Language

The language used by Martin Luther King in “I’ve Been to the Mountaintop” is formal and resembles the language used in religious sermons. This is typical of the speaker’s style and consistent with his position as a Baptist Minister: “Again with Amos, ‘Let justice roll down like wate…

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Choice of words

Looking at the choice of words, note that the speaker frequently creates contrasts between positive and negative images, a technique designed to maintain the audience’s attention. This technique also makes the audience realize the unfairness of the current situation, while also giving hope for a better future.

On the one hand, the speaker uses words and phrases like: “all mes…

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Sentence structure

Martin Luther King uses both short and long sentences.  Short sentences show more determination: “We don't have to argue with anybody.”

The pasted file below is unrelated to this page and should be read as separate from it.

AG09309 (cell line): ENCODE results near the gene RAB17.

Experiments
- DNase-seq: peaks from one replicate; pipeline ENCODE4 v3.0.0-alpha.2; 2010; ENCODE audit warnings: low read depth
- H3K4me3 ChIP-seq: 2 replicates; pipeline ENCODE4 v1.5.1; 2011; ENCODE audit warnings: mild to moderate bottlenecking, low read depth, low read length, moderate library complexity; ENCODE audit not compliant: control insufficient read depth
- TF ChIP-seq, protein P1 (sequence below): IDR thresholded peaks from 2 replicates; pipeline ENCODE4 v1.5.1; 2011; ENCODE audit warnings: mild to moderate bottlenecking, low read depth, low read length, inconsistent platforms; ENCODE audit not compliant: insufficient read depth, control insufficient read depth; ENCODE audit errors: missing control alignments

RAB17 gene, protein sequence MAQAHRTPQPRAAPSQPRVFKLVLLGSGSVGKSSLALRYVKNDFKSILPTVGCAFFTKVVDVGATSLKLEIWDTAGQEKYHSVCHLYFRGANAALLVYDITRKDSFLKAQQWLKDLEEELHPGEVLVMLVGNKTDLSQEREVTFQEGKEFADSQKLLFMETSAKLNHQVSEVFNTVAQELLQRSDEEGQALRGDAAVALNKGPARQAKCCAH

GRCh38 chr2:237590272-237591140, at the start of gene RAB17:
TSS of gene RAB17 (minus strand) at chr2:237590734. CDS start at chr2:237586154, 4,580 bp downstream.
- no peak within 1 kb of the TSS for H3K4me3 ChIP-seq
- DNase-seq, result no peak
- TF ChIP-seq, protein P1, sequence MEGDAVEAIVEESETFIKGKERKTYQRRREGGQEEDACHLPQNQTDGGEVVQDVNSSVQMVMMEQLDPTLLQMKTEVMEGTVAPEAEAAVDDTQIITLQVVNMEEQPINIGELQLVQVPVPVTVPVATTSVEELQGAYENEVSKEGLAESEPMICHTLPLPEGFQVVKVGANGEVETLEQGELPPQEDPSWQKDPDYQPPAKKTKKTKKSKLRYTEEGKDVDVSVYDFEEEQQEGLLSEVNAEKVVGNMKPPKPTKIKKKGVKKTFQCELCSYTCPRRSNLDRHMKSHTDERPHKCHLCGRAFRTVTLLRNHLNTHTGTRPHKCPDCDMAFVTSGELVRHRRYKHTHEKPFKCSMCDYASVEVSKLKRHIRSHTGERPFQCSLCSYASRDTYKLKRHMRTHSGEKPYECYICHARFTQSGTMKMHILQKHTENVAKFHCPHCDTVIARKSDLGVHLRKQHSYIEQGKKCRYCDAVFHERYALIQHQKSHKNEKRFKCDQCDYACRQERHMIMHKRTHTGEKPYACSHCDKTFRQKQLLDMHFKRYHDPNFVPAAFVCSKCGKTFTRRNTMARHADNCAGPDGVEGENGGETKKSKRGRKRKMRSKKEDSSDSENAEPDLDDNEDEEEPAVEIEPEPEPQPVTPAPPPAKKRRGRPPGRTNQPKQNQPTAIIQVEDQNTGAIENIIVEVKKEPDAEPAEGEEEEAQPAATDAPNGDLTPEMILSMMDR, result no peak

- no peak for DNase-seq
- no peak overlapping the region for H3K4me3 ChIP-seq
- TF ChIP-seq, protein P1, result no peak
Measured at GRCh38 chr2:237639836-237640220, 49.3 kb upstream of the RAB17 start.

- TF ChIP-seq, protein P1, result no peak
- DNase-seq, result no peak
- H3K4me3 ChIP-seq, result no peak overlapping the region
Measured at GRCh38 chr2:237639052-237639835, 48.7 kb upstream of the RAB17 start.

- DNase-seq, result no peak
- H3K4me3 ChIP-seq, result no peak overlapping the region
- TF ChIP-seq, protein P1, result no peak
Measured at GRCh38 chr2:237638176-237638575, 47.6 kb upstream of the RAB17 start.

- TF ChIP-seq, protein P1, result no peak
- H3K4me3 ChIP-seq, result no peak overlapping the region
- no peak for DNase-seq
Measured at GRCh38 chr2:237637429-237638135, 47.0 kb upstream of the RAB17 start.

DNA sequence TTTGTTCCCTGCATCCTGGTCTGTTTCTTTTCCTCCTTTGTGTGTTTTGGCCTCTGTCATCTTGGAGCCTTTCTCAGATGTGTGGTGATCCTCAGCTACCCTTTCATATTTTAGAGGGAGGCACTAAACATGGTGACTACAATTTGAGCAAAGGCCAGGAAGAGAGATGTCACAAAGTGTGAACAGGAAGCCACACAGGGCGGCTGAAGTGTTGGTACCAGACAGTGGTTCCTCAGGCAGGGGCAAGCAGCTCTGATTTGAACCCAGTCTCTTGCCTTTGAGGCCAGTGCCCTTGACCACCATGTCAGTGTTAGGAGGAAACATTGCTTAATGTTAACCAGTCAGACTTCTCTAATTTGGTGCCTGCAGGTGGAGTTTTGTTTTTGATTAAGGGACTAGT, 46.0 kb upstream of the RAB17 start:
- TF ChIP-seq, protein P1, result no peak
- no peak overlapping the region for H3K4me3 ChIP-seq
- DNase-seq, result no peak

Longer sentences help the speaker create more detailed images that appeal to the audience’s imagination and reason: “…and force everybody to see that there are thirteen hundred of God's children here suffering, sometimes going…

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Tone

If you listen to the audio version of the speech, you will notice that Martin Luther King’s tone is very emotional and ceremonial, much like as if he was making a religious sermon. For most of the speech, King speaks very clearly, raising his voice to emphasize certain words and ideas.

At the same time, t…

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Anecdotes and parables

Martin Luther King uses several anecdotes (stories with a message), usually involving himself, to show the audience that he is an experienced activist.

One such story is about the protests he attended in Alabama , when the authorities tried to prevent the march with water hoses, dogs, and by jailing protesters. The story shows that despite the opposition of the authorit…

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